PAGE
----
OneBox is a small, wall-mounted, remote controlled telemetry system that can control and monitor the hot water system at a property, as well as the temperature of hot water leaving the hot water unit. It allows South East Water to remotely monitor and control the Aquarevo estate’s pressure sewer network, regulate sewer flow and enable Tank Talk.

Tank Talk is a system that enables the rainwater tank on each home to serve as a retention system through which South East Water can control stormwater discharge.

“Each tank has a transducer device installed within it that measures the water level and a motorised valve on the outlet of the tank. Both are connected to South East Water’s OneBox device, which integrates data from the Bureau of Meteorology with a predetermined formula and discharges water to stormwater prior to a significant rain event,” explains Terry.

“The benefit is that flows to our waterways can be better controlled and water quality within the tank improved.”

Additionally, South East Water has developed an app that aggregates data from the technologies in the system to provide customers with near real-time data on their water and energy use.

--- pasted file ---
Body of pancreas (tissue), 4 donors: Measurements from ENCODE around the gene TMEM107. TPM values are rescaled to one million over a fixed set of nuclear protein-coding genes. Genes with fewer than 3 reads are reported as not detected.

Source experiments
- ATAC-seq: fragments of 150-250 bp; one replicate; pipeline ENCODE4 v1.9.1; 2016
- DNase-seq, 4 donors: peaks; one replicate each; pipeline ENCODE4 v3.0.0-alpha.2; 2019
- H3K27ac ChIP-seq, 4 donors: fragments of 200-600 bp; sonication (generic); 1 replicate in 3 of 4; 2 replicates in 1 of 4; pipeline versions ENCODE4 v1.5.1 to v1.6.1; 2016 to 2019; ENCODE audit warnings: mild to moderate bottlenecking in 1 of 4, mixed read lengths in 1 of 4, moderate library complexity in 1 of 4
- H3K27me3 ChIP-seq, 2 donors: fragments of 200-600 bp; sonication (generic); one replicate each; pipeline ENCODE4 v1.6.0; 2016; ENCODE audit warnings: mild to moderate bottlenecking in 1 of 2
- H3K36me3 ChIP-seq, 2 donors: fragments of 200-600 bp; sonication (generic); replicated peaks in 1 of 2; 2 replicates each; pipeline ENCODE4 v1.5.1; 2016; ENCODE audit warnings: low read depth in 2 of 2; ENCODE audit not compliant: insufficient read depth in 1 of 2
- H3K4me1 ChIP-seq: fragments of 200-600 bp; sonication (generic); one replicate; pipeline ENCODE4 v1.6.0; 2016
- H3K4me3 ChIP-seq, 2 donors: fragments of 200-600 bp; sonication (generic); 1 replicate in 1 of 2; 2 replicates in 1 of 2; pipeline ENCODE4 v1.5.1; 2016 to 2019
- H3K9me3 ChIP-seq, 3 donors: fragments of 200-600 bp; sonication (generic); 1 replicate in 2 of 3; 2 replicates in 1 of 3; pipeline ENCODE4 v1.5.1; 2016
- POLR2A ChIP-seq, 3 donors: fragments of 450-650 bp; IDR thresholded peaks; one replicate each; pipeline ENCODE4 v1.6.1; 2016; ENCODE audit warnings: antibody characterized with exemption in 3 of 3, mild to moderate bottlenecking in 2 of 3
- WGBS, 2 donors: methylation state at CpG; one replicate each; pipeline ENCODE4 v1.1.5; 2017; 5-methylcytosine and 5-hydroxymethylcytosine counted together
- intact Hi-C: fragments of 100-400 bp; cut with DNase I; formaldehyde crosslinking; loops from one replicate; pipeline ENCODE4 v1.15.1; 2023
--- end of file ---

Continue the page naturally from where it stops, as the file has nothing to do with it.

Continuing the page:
As part of the three plumbed system, waste water will be recycled to a Class A standard at an on-site treatment plant.

A pressure sewer is being used throughout the development instead of the traditional gravity system. This allows flows to the onsite water recycling plant to be controlled without diurnal peaks, resulting in a smaller treatment plant footprint. The plant will then return Class A recycled water to homes for use in toilets, gardens and optionally for washing machines.

Terry says these systems and technology, making use of rainwater and recycled water, will enable Aquarevo residents to cut drinking water demand by up to 70%, which is the equivalent of 1.2 million showers. They will also reduce stormwater run-off by 25%.

“These outcomes are unprecedented in a greenfields residential development,” says Terry.

South East Water’s use of innovation was recognised in 2017 when South East Water was inaugurated as a member of the Leading Utilities of the World (LUOW), an organisation that aims to promote innovation within utilities and communication between utilities.

It seems home owners are also impressed by the range of advanced environmental initiatives on offer at Aquarevo, with some lots selling out within hours of their release.

Land sales at Aquarevo commenced in November 2016 and all 167 lots released as of August 2017 have been sold. House construction will begin in 2018 and the development is expected to be completed by 2022.

Once completed, South East Water hopes Aquarevo will demonstrate there is a better way to use water at home that doesn’t compromise quality or liveability. If successful this could then result in more residential developments plumbed with three types of water to deliver sustainable, waterefficient homes.

“We’re excited about the opportunities this rain to hot water system presents for developments in urban and rural environments, and in Australia and beyond,” says Terry.